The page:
Attorney-at-law and intervenor in the upcoming Barbados Light and Power company (BLPC) rate hearing Tricia Watson has taken Government to task over the proposed amendment to the Electric Light and Power Act (2013-2021).
The Bill, which is currently before the House of Assembly, provides a modification for Section 5 of the Act and an insertion of a Section 5A.
Watson especially took umbrage at Section 5A (6), which states: “For the avoidance of doubt, nothing in this section entitles an interested party to have access to the application of any applicant for a licence.”
Watson, while speaking on a radio programme on Friday, described the proposed amendment as “going completely against the tenets of public law, and completely unfair and egregious from any perspective you look at it”.
“This is ridiculous. Not only is it ridiculous, it is unlawful. The law contemplates that where you are having a consultative process, the parties to that process must have access to the information that is under review, so there is not a case where the person who is making the decision saying ‘I have the information so the rest of you not needed’. That is not the way that it works in law. So that provision in itself is unlawful,” insisted Watson.
She said the country was simply going down a slippery slope and setting a bad precåedent.
“We are in 2022, we do not expect to be treated the way we were treated in 1922,” said Watson.
“I am concerned about it because the legislation is not fit for purpose and I am concerned because we are about to agree to licences with private producers of energy, energy that will go on the grid, that Light and Power will be compelled to take and Barbadians will have no visibility of that process,” she argued.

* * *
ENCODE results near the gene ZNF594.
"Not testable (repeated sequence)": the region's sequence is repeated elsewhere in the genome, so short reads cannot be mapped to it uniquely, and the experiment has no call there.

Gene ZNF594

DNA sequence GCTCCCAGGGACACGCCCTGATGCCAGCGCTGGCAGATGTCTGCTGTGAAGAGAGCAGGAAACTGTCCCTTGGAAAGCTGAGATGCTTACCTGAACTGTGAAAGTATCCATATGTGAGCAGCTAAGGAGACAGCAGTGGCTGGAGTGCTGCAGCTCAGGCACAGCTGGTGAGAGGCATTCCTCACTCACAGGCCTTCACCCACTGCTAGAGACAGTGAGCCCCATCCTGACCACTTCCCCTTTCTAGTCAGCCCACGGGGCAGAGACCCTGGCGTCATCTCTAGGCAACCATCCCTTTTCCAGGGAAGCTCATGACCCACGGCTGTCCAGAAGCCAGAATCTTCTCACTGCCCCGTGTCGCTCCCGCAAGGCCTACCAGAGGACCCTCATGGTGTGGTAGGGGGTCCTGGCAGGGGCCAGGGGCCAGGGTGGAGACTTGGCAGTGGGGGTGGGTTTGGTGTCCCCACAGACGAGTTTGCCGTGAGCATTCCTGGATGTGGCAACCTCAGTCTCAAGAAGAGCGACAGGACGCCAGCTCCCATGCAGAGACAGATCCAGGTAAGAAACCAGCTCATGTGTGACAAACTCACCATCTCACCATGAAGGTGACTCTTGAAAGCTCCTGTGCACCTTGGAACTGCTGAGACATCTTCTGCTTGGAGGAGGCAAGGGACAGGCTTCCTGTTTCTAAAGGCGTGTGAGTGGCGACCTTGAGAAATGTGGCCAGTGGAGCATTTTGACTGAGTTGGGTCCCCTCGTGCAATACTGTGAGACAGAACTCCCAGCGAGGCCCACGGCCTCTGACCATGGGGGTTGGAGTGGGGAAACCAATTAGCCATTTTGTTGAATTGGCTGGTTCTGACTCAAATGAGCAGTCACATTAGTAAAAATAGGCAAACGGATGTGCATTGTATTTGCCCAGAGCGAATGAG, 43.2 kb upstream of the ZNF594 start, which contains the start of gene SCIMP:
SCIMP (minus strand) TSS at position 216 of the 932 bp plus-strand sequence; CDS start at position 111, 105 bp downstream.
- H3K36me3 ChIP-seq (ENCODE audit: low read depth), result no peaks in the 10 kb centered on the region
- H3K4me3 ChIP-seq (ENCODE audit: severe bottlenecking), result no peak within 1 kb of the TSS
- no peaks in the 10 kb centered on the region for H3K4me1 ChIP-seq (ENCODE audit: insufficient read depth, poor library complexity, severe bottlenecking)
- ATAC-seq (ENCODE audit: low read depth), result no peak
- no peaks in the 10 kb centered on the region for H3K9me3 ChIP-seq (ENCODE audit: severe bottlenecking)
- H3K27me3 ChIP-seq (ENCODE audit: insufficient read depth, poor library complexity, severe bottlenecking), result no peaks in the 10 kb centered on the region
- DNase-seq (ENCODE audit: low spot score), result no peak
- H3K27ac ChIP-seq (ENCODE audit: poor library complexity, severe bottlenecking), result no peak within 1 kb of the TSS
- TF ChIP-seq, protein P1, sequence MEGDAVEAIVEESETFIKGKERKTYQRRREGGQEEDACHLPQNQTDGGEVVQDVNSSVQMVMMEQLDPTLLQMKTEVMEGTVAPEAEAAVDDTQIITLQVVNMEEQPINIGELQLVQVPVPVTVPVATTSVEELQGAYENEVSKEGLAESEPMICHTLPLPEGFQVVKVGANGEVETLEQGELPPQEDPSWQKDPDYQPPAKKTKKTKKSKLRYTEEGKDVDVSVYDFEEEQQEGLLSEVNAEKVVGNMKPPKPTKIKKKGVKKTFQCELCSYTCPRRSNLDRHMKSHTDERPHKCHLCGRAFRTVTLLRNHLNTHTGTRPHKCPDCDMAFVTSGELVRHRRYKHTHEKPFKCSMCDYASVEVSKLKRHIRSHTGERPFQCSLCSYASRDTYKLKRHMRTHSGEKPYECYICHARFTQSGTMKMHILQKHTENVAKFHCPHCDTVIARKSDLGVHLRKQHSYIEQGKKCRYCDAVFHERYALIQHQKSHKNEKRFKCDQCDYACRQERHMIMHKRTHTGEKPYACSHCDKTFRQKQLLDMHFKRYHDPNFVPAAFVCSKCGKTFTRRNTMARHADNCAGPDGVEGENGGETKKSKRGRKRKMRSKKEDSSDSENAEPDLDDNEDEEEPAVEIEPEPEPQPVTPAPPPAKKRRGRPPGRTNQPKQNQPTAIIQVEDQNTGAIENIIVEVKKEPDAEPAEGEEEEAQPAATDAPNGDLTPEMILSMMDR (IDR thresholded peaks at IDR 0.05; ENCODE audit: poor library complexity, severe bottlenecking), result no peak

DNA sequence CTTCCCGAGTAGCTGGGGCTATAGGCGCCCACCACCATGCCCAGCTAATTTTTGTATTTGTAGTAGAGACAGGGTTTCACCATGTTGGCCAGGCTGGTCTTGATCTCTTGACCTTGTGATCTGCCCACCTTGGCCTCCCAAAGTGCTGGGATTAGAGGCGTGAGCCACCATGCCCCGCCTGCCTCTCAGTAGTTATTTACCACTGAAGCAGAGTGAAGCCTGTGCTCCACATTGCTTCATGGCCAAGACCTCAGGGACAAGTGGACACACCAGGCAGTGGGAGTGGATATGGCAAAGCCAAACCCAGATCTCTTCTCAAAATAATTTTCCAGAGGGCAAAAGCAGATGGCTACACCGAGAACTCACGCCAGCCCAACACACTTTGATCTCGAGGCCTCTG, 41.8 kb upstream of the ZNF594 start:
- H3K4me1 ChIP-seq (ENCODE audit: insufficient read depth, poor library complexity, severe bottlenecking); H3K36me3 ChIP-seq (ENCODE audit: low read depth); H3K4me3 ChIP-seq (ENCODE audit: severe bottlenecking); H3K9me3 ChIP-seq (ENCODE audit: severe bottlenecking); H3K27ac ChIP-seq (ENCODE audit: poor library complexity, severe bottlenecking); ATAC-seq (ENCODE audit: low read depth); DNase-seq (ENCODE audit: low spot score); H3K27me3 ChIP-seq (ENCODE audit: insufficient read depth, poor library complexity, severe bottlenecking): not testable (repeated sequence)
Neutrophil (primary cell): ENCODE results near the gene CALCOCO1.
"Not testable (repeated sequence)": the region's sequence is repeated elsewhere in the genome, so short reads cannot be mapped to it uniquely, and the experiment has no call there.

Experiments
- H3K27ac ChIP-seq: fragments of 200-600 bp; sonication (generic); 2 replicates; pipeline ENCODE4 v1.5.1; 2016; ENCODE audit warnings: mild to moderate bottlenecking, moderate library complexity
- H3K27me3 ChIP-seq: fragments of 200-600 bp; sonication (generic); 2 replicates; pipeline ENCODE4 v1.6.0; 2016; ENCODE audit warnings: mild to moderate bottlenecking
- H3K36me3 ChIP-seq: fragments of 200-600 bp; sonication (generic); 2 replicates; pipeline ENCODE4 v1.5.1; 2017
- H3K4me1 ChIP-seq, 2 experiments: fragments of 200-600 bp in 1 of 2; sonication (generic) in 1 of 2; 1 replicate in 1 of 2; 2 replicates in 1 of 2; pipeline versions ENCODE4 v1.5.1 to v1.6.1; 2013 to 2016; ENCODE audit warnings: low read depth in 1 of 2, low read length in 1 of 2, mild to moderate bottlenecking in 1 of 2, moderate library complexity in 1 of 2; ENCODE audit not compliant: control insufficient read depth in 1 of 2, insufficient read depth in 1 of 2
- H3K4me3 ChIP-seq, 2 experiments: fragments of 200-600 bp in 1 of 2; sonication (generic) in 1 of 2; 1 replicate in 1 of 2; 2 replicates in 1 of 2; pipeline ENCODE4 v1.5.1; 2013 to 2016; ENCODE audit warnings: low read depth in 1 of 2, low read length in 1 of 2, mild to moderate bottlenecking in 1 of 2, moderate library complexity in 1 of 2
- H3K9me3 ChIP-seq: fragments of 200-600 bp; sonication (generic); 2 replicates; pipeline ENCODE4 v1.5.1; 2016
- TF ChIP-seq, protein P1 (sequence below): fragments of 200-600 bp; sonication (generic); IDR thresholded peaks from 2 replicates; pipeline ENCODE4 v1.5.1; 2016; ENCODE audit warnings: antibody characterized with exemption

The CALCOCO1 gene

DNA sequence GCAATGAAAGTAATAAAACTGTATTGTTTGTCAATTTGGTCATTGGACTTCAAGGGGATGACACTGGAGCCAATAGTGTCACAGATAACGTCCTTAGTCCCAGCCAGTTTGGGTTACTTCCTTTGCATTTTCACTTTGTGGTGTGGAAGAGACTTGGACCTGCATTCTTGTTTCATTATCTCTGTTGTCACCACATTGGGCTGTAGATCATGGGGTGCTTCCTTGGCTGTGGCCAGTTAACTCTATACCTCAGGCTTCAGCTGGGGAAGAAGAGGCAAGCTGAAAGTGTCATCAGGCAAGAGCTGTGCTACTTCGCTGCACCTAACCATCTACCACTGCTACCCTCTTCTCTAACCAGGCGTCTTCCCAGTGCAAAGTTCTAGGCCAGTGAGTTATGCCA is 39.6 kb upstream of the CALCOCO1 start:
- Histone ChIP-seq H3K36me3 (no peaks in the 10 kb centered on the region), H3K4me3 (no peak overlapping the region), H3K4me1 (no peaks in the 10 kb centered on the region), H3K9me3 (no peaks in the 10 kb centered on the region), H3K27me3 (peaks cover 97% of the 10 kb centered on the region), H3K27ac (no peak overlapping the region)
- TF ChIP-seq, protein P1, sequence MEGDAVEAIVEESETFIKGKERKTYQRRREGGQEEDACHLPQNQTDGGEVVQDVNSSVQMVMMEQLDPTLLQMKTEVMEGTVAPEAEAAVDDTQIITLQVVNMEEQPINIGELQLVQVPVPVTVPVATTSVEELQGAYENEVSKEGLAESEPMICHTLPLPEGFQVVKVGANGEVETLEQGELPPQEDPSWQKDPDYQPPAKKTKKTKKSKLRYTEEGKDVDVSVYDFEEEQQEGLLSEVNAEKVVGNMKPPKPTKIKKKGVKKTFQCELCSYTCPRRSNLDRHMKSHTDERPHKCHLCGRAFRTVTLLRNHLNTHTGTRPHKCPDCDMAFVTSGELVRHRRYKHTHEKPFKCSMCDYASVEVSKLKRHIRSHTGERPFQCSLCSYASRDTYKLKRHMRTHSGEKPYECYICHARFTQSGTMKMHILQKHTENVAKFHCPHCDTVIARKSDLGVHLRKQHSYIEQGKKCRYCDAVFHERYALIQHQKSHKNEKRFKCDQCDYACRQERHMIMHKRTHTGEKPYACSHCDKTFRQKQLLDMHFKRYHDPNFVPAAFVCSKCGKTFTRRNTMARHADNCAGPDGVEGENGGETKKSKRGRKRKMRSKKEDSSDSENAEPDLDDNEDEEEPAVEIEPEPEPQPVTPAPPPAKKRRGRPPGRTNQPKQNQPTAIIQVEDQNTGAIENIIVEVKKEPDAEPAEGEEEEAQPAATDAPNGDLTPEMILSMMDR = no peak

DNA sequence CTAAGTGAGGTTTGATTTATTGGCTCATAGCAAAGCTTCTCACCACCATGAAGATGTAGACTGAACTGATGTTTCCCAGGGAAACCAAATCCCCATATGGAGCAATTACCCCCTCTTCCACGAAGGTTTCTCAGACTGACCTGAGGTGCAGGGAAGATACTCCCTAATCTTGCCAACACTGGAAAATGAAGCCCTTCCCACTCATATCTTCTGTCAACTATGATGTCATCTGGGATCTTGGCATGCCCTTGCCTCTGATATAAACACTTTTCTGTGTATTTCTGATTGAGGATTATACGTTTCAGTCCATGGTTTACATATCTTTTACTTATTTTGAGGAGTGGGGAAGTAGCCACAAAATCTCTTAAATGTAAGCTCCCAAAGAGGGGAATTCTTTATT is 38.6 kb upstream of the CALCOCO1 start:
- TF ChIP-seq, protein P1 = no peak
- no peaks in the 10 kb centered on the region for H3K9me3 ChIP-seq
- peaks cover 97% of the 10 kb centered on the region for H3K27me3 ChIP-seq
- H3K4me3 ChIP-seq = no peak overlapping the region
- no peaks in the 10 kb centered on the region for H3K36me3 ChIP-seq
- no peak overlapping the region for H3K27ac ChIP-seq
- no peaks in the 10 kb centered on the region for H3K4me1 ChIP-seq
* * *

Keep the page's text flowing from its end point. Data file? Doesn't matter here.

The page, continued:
“We will not know who is behind these entities and we do now know to what the Government is agreeing on our behalf with those licences. I am concerned about it and I think every single Barbadian should be concerned because electricity is an essential service. We cannot function without it in today’s world,” she added.
Pointing out that Government had long promised amendments to the Electric Light and Power Act, Watson said the current amendment seemed to be “a knee-jerk” reaction to what was currently taking place.
Watson, a utility regulation specialist, is one of several intervenors in the BLPC rate hearing, in which the utility company is seeking a rate increase of about 11.9 per cent.
Describing the proposed amendment to the law as “ill-advised, heavy-handed and non-consultative”, the attorney said any business on the island and anyone seeking to do business here should be concerned, adding that the proposed move was “not normal, not acceptable and is bad practice”.
She further argued that the clause sought to curtail public involvement in the issuing of licences in the sector and this went against good governance and transparency.
“That amendment will have the effect of setting up insurmountable barriers to interested parties, and in my view, the interested parties would be any party who consumes and pays for electricity in this country,” said Watson.
She also expressed concern that the committee that is to make determination on the intervening process has not been named.
“I cannot find any information on the members of the electric light and power advisory committee. That also has to be addressed. We should be long past the stage where we have committees and boards working on the people’s business and we cannot know who they are,” she said.
Talk show moderator David Ellis also expressed his discomfort with the proposed change to the legislation, saying Government should provide a rationale for it.
“We have developed a country where we have come to accept having intervenors in matters of this nature,” he said.
“Based upon what has been said about this particular proposal it does not sit well with a number of people,” added Ellis.